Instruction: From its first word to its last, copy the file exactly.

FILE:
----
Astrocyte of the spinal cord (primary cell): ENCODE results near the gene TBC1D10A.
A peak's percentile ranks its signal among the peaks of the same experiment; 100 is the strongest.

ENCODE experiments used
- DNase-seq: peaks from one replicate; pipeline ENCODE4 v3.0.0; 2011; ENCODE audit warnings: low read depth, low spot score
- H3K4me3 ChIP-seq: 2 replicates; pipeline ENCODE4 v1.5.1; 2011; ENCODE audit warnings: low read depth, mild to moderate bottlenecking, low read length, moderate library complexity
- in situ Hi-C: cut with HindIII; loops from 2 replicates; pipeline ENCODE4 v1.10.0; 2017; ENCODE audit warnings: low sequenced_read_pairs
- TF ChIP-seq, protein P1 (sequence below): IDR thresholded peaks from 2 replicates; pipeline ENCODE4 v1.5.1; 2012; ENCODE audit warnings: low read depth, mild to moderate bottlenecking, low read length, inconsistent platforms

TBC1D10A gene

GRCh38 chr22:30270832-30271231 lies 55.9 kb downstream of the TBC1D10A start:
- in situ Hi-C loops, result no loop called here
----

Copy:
Astrocyte of the spinal cord (primary cell): ENCODE results near the gene TBC1D10A.
A peak's percentile ranks its signal among the peaks of the same experiment; 100 is the strongest.

ENCODE experiments used
- DNase-seq: peaks from one replicate; pipeline ENCODE4 v3.0.0; 2011; ENCODE audit warnings: low read depth, low spot score
- H3K4me3 ChIP-seq: 2 replicates; pipeline ENCODE4 v1.5.1; 2011; ENCODE audit warnings: low read depth, mild to moderate bottlenecking, low read length, moderate library complexity
- in situ Hi-C: cut with HindIII; loops from 2 replicates; pipeline ENCODE4 v1.10.0; 2017; ENCODE audit warnings: low sequenced_read_pairs
- TF ChIP-seq, protein P1 (sequence below): IDR thresholded peaks from 2 replicates; pipeline ENCODE4 v1.5.1; 2012; ENCODE audit warnings: low read depth, mild to moderate bottlenecking, low read length, inconsistent platforms

TBC1D10A gene

GRCh38 chr22:30270832-30271231 lies 55.9 kb downstream of the TBC1D10A start:
- in situ Hi-C loops, result no loop called here